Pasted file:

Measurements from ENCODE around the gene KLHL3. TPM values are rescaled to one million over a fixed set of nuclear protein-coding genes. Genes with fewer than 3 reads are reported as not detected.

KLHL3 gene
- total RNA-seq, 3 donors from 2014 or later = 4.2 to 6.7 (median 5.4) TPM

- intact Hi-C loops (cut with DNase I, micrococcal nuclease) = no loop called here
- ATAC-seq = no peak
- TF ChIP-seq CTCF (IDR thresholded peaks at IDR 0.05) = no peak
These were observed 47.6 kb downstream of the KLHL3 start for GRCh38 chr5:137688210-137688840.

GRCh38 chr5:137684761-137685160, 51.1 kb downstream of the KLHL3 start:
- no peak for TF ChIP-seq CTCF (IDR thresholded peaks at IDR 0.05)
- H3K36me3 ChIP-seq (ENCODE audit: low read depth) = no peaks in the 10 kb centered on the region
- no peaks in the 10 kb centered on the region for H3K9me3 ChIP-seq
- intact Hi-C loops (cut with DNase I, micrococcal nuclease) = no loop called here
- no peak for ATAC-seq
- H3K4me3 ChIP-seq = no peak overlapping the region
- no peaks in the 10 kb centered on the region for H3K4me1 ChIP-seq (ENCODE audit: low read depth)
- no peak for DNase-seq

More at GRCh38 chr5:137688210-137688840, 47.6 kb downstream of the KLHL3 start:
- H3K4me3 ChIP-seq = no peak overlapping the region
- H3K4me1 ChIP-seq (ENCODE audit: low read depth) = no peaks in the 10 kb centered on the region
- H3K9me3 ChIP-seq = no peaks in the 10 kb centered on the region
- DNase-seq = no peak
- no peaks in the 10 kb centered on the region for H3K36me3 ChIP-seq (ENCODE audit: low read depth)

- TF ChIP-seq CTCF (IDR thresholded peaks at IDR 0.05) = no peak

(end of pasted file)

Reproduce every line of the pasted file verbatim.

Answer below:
Measurements from ENCODE around the gene KLHL3. TPM values are rescaled to one million over a fixed set of nuclear protein-coding genes. Genes with fewer than 3 reads are reported as not detected.

KLHL3 gene
- total RNA-seq, 3 donors from 2014 or later = 4.2 to 6.7 (median 5.4) TPM

- intact Hi-C loops (cut with DNase I, micrococcal nuclease) = no loop called here
- ATAC-seq = no peak
- TF ChIP-seq CTCF (IDR thresholded peaks at IDR 0.05) = no peak
These were observed 47.6 kb downstream of the KLHL3 start for GRCh38 chr5:137688210-137688840.

GRCh38 chr5:137684761-137685160, 51.1 kb downstream of the KLHL3 start:
- no peak for TF ChIP-seq CTCF (IDR thresholded peaks at IDR 0.05)
- H3K36me3 ChIP-seq (ENCODE audit: low read depth) = no peaks in the 10 kb centered on the region
- no peaks in the 10 kb centered on the region for H3K9me3 ChIP-seq
- intact Hi-C loops (cut with DNase I, micrococcal nuclease) = no loop called here
- no peak for ATAC-seq
- H3K4me3 ChIP-seq = no peak overlapping the region
- no peaks in the 10 kb centered on the region for H3K4me1 ChIP-seq (ENCODE audit: low read depth)
- no peak for DNase-seq

More at GRCh38 chr5:137688210-137688840, 47.6 kb downstream of the KLHL3 start:
- H3K4me3 ChIP-seq = no peak overlapping the region
- H3K4me1 ChIP-seq (ENCODE audit: low read depth) = no peaks in the 10 kb centered on the region
- H3K9me3 ChIP-seq = no peaks in the 10 kb centered on the region
- DNase-seq = no peak
- no peaks in the 10 kb centered on the region for H3K36me3 ChIP-seq (ENCODE audit: low read depth)

- TF ChIP-seq CTCF (IDR thresholded peaks at IDR 0.05) = no peak